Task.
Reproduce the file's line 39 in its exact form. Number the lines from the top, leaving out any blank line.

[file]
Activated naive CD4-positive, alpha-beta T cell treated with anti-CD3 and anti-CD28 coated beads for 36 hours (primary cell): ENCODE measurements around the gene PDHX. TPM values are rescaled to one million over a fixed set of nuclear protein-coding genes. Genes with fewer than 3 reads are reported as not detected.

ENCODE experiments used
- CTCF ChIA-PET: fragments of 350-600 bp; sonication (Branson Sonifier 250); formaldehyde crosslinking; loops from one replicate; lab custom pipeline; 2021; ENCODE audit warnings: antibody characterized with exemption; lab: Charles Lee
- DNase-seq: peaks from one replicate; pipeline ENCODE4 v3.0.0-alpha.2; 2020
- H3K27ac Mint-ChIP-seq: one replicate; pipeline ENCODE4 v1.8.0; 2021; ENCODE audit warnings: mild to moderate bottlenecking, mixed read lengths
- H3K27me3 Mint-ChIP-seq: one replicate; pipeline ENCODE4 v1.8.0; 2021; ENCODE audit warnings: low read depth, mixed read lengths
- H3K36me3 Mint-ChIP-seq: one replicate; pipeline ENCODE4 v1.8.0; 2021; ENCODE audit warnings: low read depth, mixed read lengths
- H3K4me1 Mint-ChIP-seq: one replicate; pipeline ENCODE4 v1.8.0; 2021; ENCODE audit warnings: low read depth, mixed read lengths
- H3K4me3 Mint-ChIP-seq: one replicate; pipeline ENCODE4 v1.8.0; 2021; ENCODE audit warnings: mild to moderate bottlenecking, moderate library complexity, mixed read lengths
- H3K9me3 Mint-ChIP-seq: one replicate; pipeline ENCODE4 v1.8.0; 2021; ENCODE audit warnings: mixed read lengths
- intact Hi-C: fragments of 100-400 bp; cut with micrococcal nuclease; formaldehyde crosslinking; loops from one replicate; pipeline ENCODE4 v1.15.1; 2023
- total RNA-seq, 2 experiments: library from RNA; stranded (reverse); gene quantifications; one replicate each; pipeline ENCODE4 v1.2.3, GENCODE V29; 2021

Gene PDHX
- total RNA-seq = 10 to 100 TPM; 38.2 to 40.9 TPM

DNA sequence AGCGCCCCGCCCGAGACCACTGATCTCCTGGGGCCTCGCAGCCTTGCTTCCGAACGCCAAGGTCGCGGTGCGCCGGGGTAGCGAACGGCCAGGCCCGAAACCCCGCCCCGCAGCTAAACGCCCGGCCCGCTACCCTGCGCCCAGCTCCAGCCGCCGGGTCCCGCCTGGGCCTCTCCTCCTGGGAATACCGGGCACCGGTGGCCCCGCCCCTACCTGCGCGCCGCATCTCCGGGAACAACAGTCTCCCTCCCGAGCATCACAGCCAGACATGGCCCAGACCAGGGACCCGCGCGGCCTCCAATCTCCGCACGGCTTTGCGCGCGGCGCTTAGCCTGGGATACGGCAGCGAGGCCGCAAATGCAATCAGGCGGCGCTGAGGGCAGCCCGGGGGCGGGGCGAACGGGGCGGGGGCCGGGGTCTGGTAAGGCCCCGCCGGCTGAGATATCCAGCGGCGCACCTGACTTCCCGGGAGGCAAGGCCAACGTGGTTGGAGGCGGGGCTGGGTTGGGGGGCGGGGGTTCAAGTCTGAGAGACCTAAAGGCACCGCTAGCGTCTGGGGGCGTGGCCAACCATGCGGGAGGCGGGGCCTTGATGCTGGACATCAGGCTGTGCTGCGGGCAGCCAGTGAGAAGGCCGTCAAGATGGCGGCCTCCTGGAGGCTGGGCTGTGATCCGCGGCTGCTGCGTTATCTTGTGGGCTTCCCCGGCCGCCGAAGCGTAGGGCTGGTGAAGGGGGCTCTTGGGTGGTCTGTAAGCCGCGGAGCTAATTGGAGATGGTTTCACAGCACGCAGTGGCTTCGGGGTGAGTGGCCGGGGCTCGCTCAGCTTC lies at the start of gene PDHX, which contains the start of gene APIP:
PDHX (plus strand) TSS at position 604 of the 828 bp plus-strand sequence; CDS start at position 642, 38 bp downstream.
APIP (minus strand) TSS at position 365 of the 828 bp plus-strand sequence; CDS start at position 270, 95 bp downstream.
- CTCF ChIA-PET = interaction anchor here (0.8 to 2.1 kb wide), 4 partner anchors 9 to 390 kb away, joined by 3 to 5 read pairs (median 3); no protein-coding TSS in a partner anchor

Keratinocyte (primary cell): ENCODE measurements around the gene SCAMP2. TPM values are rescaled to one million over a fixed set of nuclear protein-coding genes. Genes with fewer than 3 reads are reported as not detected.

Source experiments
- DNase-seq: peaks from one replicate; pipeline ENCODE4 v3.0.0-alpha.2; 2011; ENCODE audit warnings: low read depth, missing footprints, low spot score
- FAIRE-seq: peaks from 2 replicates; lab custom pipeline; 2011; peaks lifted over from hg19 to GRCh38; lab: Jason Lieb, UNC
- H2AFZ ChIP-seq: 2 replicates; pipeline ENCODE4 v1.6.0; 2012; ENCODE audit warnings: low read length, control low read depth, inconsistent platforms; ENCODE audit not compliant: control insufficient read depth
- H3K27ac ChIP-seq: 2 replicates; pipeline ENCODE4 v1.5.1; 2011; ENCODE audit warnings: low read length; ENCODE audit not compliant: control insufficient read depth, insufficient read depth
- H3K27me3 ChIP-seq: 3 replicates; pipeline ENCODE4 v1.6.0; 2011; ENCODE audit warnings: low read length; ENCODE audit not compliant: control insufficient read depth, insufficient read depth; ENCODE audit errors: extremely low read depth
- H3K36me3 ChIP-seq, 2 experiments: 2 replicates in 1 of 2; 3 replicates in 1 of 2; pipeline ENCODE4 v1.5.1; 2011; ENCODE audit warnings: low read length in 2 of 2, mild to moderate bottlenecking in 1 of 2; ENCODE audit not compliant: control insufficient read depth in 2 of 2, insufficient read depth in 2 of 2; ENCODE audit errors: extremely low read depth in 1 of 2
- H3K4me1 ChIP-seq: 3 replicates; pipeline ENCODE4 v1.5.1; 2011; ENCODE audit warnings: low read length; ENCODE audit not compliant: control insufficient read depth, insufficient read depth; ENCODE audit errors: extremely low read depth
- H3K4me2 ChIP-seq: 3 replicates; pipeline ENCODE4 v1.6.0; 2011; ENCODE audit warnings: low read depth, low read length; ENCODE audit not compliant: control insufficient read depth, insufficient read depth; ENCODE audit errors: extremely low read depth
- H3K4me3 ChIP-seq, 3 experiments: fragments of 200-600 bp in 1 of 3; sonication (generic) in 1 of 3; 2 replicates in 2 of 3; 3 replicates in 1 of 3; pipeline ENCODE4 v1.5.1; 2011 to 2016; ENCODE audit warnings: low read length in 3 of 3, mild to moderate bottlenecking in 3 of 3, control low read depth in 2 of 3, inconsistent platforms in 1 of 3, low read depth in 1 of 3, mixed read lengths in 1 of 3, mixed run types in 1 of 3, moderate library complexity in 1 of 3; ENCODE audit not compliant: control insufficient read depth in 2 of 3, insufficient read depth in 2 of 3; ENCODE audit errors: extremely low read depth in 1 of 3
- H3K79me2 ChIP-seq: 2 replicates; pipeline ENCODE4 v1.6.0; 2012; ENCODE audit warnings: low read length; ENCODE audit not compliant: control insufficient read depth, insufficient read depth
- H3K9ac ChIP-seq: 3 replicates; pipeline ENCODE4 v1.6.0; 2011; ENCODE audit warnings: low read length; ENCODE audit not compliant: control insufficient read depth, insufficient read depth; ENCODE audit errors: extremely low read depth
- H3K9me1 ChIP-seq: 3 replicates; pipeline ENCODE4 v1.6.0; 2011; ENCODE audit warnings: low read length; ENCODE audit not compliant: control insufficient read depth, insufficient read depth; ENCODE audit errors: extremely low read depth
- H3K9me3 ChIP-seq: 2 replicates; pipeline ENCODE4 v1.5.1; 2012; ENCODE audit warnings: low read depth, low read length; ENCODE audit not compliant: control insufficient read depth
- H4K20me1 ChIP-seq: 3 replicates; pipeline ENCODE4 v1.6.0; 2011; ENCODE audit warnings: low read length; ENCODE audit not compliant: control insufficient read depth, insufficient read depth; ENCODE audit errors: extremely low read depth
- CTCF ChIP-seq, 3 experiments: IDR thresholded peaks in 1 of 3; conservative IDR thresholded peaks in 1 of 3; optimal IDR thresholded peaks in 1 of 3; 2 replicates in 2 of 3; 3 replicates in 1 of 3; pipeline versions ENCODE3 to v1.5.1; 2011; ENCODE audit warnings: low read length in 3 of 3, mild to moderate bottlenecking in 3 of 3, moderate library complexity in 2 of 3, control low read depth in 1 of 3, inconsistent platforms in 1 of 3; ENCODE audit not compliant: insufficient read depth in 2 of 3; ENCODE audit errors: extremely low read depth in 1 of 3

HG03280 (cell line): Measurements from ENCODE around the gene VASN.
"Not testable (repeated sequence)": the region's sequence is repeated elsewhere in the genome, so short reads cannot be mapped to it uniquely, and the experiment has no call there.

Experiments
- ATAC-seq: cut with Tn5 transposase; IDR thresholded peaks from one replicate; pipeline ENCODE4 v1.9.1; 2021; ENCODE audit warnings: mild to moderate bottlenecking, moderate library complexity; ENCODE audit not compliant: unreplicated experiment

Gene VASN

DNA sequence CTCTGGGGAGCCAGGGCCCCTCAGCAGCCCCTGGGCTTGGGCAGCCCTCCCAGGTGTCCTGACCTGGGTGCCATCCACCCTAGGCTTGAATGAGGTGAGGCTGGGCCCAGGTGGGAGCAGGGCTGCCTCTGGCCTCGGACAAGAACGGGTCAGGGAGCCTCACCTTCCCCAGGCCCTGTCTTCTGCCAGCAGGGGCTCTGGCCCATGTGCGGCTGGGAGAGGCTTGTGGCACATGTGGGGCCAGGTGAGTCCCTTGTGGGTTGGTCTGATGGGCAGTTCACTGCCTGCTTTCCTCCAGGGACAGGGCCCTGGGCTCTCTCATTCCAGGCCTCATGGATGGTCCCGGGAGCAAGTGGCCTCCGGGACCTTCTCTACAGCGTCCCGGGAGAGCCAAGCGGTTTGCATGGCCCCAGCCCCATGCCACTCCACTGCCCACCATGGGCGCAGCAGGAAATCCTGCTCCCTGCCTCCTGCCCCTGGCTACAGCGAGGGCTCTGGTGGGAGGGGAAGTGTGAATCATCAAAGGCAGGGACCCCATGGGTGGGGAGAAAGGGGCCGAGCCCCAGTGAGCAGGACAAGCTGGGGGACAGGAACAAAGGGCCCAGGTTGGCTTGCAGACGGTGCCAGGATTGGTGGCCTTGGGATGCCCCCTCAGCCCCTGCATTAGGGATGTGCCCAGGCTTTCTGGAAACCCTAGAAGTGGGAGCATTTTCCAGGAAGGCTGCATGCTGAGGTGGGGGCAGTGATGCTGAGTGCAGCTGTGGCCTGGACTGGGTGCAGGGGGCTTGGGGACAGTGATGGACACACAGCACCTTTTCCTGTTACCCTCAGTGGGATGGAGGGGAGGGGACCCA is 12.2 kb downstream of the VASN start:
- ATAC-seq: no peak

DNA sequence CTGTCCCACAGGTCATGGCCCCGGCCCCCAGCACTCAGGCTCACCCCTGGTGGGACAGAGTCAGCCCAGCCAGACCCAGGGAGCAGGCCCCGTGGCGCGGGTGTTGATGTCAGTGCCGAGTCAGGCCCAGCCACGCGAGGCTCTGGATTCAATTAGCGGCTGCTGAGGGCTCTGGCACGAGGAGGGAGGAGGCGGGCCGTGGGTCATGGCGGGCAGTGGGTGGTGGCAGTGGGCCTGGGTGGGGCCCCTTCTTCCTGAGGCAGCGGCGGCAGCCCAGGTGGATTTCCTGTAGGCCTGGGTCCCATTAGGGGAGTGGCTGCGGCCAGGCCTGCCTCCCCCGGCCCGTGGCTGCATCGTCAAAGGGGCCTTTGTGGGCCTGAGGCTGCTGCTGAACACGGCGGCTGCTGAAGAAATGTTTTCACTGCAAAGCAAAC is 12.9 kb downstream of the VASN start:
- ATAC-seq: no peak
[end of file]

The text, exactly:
- ATAC-seq: cut with Tn5 transposase; IDR thresholded peaks from one replicate; pipeline ENCODE4 v1.9.1; 2021; ENCODE audit warnings: mild to moderate bottlenecking, moderate library complexity; ENCODE audit not compliant: unreplicated experiment